Johnson & Johnson (J&J) ERM

What is the Johnson & Johnson (J&J) ERM?

The Johnson & Johnson ERM framework helps identify
potential events that may affect the enterprise,
manage the associated risks and opportunities, and
provide reasonable assurance that our Company’s
objectives will be achieved.

Johnson & Johnson is one of the largest healthcare enterprises in the world. The company created a custom ERM framework, guided by the COSO ERM framework, to address healthcare-specific risks such as reduced business vitality due to healthcare reform.

What is the J&J’s approach to ERM?

Johnson & Johnson’s approach to ERM is informed by principles outlined by the Committee of Sponsoring Organizations of the Treadway Commission (COSO).

COSO defines ERM as “the culture, capabilities, and practices, integrated with strategy-setting and performance, that organizations rely on to manage risk in creating, preserving, and realizing value” (COSO, ERM Framework – Integrating with Strategy and Performance, 2017).

Overview of J&J’s approach to risk management:

  • Looks to promptly resolve internally identified risks to compliance with laws and regulations to maintain the provision of quality products, protect patient safety and ensure appropriate elationships with customers.
  • Supports strategies to ensure effective use of resources, enables an optimized, proactive approach to auditing and identifying/remediating compliance issues, and promotes reporting and monitoring across compliance functions.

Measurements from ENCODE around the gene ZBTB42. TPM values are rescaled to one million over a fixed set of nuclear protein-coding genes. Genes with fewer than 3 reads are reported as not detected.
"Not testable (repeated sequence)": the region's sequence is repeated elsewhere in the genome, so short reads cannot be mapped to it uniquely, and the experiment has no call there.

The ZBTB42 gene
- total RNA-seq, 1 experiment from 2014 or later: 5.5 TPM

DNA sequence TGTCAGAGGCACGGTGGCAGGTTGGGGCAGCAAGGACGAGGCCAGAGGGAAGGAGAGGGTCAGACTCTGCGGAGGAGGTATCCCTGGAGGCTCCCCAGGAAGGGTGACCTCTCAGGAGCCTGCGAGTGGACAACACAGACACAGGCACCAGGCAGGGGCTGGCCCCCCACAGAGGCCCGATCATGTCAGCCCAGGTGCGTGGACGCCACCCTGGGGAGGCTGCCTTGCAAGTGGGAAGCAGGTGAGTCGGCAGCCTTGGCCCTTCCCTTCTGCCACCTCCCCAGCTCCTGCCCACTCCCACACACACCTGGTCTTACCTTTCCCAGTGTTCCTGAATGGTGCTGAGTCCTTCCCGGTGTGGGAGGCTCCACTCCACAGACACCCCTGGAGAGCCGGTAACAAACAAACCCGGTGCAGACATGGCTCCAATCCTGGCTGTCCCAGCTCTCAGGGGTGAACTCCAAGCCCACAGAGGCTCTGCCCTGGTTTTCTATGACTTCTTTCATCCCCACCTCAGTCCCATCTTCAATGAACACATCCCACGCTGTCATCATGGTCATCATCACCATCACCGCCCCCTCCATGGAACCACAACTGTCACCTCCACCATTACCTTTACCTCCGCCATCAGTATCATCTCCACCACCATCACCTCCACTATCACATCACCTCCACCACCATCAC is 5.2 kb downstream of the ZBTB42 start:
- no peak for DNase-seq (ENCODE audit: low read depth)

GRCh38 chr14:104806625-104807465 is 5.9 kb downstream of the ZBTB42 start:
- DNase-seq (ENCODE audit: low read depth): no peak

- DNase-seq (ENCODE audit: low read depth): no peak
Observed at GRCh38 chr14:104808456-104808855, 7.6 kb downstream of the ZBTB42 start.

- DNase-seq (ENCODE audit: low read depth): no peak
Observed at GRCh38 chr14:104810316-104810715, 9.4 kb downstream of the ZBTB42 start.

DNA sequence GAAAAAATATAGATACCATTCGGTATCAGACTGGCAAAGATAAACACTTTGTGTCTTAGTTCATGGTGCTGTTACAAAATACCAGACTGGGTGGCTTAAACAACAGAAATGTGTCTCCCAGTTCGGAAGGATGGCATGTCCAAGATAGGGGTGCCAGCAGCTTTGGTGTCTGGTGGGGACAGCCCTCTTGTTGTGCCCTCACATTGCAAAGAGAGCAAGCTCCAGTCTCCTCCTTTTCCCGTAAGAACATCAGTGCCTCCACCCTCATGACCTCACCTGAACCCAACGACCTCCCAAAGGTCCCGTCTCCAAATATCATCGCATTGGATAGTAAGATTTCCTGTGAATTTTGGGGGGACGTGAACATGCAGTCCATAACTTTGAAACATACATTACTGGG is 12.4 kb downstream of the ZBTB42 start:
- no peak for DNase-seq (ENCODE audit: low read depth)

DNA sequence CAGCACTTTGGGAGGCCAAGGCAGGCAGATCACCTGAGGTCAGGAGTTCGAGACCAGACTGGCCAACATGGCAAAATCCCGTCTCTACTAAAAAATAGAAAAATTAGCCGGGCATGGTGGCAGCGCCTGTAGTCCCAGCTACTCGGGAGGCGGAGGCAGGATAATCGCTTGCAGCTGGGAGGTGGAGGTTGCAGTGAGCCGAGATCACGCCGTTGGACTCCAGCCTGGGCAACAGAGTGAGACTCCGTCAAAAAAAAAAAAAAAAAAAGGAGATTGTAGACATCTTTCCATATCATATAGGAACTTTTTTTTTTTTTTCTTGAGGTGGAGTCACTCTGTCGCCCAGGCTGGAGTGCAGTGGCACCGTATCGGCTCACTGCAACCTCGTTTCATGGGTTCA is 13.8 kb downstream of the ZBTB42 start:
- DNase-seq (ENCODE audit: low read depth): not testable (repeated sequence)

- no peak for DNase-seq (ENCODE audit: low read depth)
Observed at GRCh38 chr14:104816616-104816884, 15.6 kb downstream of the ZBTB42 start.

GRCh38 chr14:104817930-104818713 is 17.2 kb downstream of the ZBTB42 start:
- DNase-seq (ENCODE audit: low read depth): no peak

• Helps enable improved decision making, planning and prioritization through assessments of opportunities and threats.
  • Helps drive value creation by enabling management to respond in a prompt, efficient and effective manner to future events that create uncertainty and represent a significant threat or opportunity.

What are the components of the J&J ERM?

The Johnson & Johnson ERM Framework comprises
five intertwined components:

  • Strategy and Objectives: The executive committee establishes strategic goals and financial targets that cascade to global business units through senior management.
  • Performance: Establish risk responses with leadership, use risk management functions to implement policies and controls, and develop action plans. The company monitors performance throughout the year using risk assessments, scans, and surveys. 
  • Review and Revision: Personnel – independent of the business unit they’re reviewing – test, audit, and assess risk response performance. They report risk mitigation activities to leadership, and review metrics. 
  • Information, Communication, and Reporting: Key risk personnel meet the board of directors, executive committee, and business leaders to ensure ownership of ERM programs. They conduct training and exchange knowledge across business units. They use the employee intranet and direct communication to disseminate information. 
  • Governance and Oversight: The board of directors provides oversight of risk and meets regularly with leadership. The executive committee establishes strategic goals and oversees risk functions of the business sectors. Various committees share emerging risks and standard practices across core risk functions like healthcare compliance.

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